My Plan

My determination is to keep the squad small, to rely on development of Youth Players as my primary method of squad building, and as such, developing this level of knowledge of the statistics of my first squad in-game, I feel I can better make informed decisions about each of them from this point forward. Attributes v Statistics at this early stage sees the lead begin with Attributes, but with each game week, Statistics are drawing back one closer.

The catch with this data will be the wiping of data season-on-season in FM. I have practiced starting a new save file at the end of each season for the past couple of editions of FM. This will take on a new importance this year as each save file will preserve the data from each season that I can use to make the necessary squad decisions each year. I also have the use of some of the Excel Sheets that have been circulated around the community recently to help me make clearer sense of the data. While my Excel skills may be limited, I am grateful to those in the Community (FM Stag especially, who’s views I have used in the Screenshots above) who make resources like these to make life easier for the rest of us.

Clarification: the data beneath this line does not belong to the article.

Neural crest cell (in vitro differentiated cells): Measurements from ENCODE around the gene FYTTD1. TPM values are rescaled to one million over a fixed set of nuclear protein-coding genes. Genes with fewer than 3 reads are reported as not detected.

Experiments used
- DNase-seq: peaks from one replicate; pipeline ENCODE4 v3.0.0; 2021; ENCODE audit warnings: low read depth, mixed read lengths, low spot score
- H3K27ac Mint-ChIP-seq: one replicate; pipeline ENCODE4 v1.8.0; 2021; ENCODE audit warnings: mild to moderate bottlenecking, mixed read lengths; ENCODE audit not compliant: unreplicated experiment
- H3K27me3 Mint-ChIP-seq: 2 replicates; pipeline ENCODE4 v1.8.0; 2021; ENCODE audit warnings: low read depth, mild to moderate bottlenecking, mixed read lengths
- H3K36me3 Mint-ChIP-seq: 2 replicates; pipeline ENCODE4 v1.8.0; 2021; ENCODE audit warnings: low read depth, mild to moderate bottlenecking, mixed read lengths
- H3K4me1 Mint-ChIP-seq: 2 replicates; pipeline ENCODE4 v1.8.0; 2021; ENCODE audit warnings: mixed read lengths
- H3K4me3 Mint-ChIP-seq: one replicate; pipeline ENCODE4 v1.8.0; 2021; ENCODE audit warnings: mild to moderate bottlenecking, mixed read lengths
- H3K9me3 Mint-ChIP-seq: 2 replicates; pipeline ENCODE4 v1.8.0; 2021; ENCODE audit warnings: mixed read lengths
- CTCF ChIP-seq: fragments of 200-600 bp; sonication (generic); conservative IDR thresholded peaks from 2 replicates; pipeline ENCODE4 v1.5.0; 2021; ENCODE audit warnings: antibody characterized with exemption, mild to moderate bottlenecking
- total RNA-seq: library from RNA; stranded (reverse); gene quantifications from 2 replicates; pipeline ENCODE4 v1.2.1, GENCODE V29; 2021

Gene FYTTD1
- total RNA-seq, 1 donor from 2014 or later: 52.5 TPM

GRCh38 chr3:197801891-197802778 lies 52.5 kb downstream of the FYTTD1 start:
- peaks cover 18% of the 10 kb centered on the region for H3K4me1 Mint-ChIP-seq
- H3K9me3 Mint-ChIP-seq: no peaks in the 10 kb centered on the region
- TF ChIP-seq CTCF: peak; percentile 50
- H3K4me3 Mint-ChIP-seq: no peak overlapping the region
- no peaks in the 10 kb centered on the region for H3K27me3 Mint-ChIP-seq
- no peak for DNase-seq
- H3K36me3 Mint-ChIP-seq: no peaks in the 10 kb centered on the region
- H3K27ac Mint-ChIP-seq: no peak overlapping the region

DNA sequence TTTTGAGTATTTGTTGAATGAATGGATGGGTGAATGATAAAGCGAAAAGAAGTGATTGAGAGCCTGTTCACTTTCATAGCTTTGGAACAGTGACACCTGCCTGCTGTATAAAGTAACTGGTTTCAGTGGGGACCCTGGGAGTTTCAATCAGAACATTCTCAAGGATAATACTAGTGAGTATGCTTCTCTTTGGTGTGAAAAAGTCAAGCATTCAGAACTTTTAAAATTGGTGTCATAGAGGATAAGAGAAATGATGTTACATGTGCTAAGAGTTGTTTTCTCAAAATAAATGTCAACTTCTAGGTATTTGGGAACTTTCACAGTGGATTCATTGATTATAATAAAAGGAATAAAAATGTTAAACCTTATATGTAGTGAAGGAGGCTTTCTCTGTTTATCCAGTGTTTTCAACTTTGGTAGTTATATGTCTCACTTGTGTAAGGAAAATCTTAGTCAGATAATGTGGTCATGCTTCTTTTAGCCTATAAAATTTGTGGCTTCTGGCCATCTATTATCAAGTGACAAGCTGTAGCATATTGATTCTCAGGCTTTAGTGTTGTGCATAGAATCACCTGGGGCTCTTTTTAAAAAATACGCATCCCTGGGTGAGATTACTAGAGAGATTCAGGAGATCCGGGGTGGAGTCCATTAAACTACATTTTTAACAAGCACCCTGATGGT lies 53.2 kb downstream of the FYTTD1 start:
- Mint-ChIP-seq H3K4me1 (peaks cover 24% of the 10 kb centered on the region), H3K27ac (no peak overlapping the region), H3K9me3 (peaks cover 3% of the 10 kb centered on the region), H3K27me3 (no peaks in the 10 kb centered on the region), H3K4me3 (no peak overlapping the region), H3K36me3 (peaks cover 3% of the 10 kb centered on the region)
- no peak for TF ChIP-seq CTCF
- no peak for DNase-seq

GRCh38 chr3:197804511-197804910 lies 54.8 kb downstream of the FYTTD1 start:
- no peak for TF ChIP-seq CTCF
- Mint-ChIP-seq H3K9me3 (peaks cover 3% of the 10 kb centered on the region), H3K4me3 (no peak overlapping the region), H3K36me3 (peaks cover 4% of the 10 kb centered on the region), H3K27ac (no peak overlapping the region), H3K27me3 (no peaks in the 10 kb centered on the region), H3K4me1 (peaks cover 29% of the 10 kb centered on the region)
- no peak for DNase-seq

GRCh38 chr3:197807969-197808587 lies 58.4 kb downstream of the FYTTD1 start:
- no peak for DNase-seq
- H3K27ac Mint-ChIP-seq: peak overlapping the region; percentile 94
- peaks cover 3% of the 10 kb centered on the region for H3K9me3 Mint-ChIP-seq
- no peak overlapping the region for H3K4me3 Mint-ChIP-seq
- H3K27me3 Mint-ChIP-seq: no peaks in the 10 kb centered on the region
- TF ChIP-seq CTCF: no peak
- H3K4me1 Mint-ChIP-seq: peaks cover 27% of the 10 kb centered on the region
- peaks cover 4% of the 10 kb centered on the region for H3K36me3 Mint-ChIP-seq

In painting a picture of a player, there are two schools of information gathering –  the eye test and the data test. Moneyball gave us a glimpse into the Oakland A’s Recruitment Meeting. There were the Scouts, who scouted the way scouts have always scouted, and there was Billy, converted by Peter Brand into seeing the true value of players who scouts did not appreciate. As we have watched football become more entrenched with numbers, we need to make sure that we do not move from one extreme to the other. Instead of having players pass the eye test or the data test, we need them to pass both tests. We need our Scouts to watch the player and our Data Team to analyse them. Together, we can put together the full puzzle and see the clearest picture of the player we can. That’s why I’m using Star Power to put together the pieces. Not abandoning the ways of the past, but altering them ever so slightly that keeps me tethered, stopping me from flying away with the data-driven ways of the present. It’s not so much Attributes v Statistics, but Attributes & Statistics.

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Written by Graeme